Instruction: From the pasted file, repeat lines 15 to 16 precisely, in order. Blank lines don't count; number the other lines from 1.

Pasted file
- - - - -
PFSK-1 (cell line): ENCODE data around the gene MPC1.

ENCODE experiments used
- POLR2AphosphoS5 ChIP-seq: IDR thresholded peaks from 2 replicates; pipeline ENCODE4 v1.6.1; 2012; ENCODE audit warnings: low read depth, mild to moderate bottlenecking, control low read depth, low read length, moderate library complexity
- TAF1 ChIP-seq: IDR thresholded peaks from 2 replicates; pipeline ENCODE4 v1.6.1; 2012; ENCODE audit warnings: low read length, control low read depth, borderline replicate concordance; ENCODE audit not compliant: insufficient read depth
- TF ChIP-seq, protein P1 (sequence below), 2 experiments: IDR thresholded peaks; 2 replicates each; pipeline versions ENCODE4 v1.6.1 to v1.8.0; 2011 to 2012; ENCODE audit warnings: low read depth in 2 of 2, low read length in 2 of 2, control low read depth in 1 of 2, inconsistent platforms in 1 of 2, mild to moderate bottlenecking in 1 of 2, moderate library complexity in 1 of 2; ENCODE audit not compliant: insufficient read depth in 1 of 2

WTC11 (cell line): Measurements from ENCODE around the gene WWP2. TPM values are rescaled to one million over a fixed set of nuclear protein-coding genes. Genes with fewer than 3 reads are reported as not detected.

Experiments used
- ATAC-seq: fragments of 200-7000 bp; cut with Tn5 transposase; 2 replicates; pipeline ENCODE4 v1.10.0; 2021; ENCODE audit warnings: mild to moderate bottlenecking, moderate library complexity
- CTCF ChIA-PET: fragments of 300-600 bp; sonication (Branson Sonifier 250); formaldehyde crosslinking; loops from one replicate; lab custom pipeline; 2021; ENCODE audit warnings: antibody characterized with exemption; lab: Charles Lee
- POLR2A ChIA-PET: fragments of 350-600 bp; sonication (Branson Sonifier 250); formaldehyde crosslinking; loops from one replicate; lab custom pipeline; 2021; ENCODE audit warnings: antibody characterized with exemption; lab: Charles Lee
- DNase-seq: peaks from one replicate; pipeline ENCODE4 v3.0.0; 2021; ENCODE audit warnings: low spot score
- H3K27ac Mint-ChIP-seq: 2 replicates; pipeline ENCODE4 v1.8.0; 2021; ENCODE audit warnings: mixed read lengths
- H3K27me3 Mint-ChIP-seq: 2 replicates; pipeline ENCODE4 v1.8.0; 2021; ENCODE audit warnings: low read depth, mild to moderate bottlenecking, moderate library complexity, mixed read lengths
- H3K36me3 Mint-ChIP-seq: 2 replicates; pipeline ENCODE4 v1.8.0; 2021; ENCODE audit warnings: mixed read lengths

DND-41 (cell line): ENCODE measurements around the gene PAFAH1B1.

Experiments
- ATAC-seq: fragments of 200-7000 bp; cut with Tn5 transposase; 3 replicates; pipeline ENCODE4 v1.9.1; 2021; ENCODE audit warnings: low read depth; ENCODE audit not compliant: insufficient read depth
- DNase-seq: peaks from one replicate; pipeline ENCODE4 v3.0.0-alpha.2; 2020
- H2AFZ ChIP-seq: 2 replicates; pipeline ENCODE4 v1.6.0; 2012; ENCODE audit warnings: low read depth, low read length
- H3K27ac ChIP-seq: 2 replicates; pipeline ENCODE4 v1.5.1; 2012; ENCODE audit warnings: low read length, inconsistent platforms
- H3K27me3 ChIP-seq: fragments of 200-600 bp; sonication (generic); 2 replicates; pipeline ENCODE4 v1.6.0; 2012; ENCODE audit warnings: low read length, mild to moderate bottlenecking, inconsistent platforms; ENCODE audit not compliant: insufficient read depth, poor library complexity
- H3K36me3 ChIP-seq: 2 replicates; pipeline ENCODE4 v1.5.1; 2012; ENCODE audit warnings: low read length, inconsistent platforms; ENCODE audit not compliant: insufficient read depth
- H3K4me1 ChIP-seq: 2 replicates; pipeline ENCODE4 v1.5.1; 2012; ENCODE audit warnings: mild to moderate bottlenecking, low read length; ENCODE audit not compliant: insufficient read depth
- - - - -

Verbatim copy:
DND-41 (cell line): ENCODE measurements around the gene PAFAH1B1.

Experiments